Electronic auditing is more than a time saver for Paul Arpin’s safety department. Sweet and his personnel can thoroughly analyze compliance by comparing drivers’ electronic logs with vehicle location data in the carrier’s proprietary fuel tax program. The log information also is matched against roadside inspection reports, Sweet says. LogScan also generates a report on drivers likely to be examined in an audit, identifying drivers by analyzing not only log data but also accident records and roadside inspection results.

Scanware also offers EZLog, through which carriers can outsource log management entirely. Once carrier personnel scan drivers’ logs, they transmit the data to Scanware’s Spring City, Pa., headquarters, where the EZLog electronic auditing service is performed. The carrier receives the results the following day.

Until last May, Hamm and Phillips Service Co. of Enid, Okla., had one person in the safety department randomly check drivers’ log sheets. Then the oil field service company started using Eclipse Software’s RapidLog system, complemented by RapidScan Pro scanning software. Now the company has time to audit the logs of all 130 drivers.

“We know all the guys are in compliance now,” says Joyce Ryel, safety and training coordinator for Hamm and Phillips. “Nothing gets by any more.” Hamm and Phillips also uses RapidLog’s customization capability so that it can accommodate Oklahoma’s intrastate 12-hour rule for oil field work.

The basic RapidLog system requires keyboard or mouse entry of data, although users can speed processing by placing log sheets on an electronic graphics tablet and using a pen to identify each change in a driver’s duty status. By upgrading to RapidScan Lite or RapidScan Pro, a carrier can add scanning capability. RapidScan Pro, geared toward carriers with more than 100 drivers, reads only special scanable log sheets. But the program requires less hands-on entry than the RapidScan Lite, which calls for the user to manually to pull up the driver’s name and enter mileage data.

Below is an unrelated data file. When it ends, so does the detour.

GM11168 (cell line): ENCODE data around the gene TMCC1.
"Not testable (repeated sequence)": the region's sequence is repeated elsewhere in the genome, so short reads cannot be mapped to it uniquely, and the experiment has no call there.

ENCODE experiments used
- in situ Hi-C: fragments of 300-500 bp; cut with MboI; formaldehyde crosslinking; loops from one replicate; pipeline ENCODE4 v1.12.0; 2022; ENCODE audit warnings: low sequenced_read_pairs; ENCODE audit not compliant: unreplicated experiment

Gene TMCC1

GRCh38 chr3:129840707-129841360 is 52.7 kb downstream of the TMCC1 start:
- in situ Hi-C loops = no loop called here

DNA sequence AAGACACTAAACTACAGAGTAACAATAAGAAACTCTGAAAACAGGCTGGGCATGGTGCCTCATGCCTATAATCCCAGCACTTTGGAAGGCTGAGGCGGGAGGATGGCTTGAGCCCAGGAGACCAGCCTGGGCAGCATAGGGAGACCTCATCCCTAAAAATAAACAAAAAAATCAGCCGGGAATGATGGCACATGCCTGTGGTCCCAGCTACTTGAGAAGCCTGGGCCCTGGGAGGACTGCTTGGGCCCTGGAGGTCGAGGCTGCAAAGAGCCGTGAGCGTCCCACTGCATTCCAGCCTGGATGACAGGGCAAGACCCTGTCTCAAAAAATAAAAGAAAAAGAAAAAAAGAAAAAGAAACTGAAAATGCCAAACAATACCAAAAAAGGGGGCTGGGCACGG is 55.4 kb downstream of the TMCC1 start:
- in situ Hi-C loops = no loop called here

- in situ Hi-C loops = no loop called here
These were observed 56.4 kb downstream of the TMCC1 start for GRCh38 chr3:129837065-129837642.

Systems like KellerScan can read paper logs and identify potential problems.

Driver notification
Most log auditing systems allow for automatic – or at least easier – generation of letters to drivers. The LogScan system, for example, generates detailed letters to drivers on any errors it finds. It also provides drivers with reprints of logs, along with arrows pointing to where HOS violations or errors occurred.

Celadon Trucking Services has found KellerScan helpful in notifying drivers much more quickly about problem entries, says Bill Osborn, the carrier’s vice president of safety. Celadon sends letters about minor log discrepancies to drivers every two weeks. And if there is a major problem, it can contact drivers on the road via the Qualcomm mobile communications system installed on their trucks. If a driver calls in about a reported error on a log sheet, Celadon clerks can use the KellerScan to easily access the appropriate log sheet on a PC screen and discuss the problem.

As hardware costs for quality scanning systems continue to fall and more carriers begin using imaging for other purposes, such as billing and collections, expect to see increased use of electronic log auditing systems. For carriers that continue to use paper logs, digital log management may soon be the rule not the exception – even for smaller carriers.

The onboard alternative

Converting paper to pixels certainly has advantages, but the next step in log management is eliminating paper altogether. Many carriers already do this with onboard computers. Federal motor carrier safety regulations (Part 395.15) in effect for well over a decade establish the standards such systems must meet if they are used for logs.